By Lynn Cunningham
By Lynn Cunningham
By now the media circus headlined by Rolling Stone’s Dzhokhar Tsarnaev cover has decamped for London, trailed by a cloud of intemperate tweets. But before Baby Windsor became the new celeb, everyone, it seems, had an opinion on the magazine’s decision to feature the languorous Tsarnaev, looking startlingly like a rock star. And a big majority really, really didn’t like it. Even George Lois, creator of Esquire’s iconic covers in the 1960s and ’70s, had a go: “I feel like they’re saying we should feel sorry for him,” said Lois in New York Magazine. “It looks like The Onion.”
Huffington Post helpfully ran a poll, which revealed that 65 percent of the 1,000 respondents found the cover “inappropriate,” and close to half endorsed the idea of a boycott.
Personally, I wish HuffPo had asked a few more questions. For one, “Did you read the story’s cover line?” “The bomber: How a popular, promising student was failed by his family, fell into radical Islam and became a monster” hardly suggests a puff piece “glorifying an accused terrorist,” as HootSuite, and about a gazillion others, grumped.
For the fraction whose answer to supplementary question one was yes, the follow-up could have been “Did you read the article?” Contributing editor Janet Reitman’s 11,000-word piece is the most in-depth exploration of Tsarnaev’s background, psychology and worldview that I’ve encountered, and I believe it is a masterful piece of investigation and storytelling.
It put me in mind of what legendary editor Harold Hayes once said about magazine journalism: “To land on the moon is to make news which transcends form: the faster the word gets out, the better. But once established, the fact moves from the simple to the complex, begging interpretation of a thousand varieties. A magazine’s promise is the delivery, on a fixed schedule, of its own version of the world, its special attitude toward the reader.”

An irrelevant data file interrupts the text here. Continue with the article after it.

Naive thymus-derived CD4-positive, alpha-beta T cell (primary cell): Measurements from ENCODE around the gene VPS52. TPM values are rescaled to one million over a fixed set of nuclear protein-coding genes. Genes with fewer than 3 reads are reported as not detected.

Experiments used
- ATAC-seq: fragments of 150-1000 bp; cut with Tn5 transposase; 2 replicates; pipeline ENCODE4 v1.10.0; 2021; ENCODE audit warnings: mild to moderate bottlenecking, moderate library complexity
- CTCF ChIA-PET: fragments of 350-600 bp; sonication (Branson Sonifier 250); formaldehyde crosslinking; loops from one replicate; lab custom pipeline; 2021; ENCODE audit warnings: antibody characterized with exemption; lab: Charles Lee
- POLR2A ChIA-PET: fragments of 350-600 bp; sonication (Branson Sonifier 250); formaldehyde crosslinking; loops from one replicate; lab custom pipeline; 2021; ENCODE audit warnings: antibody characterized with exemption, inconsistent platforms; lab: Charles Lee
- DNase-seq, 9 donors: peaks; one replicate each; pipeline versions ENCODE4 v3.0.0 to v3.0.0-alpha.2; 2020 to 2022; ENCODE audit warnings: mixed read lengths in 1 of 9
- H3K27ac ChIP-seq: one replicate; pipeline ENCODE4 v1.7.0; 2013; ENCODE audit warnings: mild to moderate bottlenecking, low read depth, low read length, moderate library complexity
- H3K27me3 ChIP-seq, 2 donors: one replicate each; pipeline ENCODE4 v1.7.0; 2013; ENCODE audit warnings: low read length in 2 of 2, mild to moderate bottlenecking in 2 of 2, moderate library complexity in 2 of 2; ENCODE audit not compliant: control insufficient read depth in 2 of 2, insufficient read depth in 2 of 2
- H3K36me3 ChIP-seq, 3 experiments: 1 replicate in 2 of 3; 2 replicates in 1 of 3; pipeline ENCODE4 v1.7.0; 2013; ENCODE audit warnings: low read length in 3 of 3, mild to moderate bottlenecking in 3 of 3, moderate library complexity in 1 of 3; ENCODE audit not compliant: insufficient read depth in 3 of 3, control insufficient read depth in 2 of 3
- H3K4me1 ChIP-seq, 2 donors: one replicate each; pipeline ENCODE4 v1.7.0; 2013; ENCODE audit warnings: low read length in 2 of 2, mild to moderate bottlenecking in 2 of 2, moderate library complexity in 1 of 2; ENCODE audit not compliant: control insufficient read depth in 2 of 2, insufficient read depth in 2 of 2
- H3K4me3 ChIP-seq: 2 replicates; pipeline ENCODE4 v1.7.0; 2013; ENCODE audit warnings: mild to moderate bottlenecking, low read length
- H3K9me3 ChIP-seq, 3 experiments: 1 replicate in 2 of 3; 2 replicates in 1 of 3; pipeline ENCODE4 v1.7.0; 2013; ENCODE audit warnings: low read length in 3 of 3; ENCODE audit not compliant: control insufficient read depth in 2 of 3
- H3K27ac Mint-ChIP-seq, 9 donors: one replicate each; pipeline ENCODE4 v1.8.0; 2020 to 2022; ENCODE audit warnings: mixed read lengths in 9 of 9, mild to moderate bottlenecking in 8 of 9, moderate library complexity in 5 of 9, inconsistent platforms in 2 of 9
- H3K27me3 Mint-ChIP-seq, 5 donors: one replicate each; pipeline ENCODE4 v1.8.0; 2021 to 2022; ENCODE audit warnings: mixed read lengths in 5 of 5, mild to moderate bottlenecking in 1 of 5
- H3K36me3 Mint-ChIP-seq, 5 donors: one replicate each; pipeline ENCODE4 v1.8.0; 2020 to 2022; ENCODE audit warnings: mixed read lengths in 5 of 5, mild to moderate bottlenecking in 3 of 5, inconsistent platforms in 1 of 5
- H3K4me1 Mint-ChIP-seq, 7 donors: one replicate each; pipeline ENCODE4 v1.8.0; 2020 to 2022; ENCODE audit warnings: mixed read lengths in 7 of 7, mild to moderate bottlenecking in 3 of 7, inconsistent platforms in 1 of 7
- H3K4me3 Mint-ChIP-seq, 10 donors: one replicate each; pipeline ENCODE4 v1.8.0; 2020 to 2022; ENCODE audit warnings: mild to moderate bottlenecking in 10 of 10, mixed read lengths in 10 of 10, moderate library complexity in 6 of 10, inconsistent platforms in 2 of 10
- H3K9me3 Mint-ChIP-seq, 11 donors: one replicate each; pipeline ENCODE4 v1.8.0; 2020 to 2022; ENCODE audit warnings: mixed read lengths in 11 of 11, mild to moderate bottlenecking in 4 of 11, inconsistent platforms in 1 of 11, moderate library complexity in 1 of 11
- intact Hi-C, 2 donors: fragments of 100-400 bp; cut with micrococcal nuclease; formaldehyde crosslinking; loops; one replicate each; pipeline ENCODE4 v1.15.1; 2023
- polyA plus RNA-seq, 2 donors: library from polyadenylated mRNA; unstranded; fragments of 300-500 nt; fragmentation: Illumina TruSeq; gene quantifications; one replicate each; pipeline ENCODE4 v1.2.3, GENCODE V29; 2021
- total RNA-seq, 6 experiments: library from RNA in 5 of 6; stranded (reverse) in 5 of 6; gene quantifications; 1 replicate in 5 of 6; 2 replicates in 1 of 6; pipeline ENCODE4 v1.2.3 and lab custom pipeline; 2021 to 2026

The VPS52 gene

Rolling Stone’s special attitude toward its readers clearly included the assumption that they were curious as to how an apparently assimilated, “average” young man could have wreaked the murderous havoc he is alleged to have done. Far from being anomalous or opportunistic, this type of long-form journalism addressing serious issues has been a hallmark of the magazine since its inception, and it has the National Magazine Awards to prove it, including the General Excellence nod in 2007. Famously, one of those prizes was for another cover story about a high-profile killer: Charles Manson, in 1970. It was a top-selling issue.
It’s no scandale that making Reitman’s story the cover was simply another example of the economics-driven pragmatism that obtains in the magazine industry, where cover decisions are based on what the editors think will sell best. As for the choice of picture, given that the cover subject was in jail, there was no chance of a studio session (and it’s worth noting that the same image had appeared on the front pages of The New York Times and The Washington Post without a fuss arising.)
I suspect that if Tsarnaev hadn’t appeared so attractive, the level of fury would have been lower: a lot of the outraged seemed to be suggesting bad guys should look like bad guys. It was avoiding this type of cognitive dissonance that presumably prompted Time to Photoshop O.J. Simpson to make him appear more thuggish on a 1994 cover.
Perhaps what was most disconcerting about the whole flare-up was the pro-censorship undertones. Commentators didn’t just condemn the cover — they wanted it suppressed; maybe not burned, exactly, but gone. Anti-free-speech sentiments, which seem to have become more common in the age of Twitter, or perhaps just more public, should make any journalist queasy. My remedy: go buy the August 1 issue.
Lynn Cunningham is a former magazine editor and is an associate journalism professor at Ryerson University.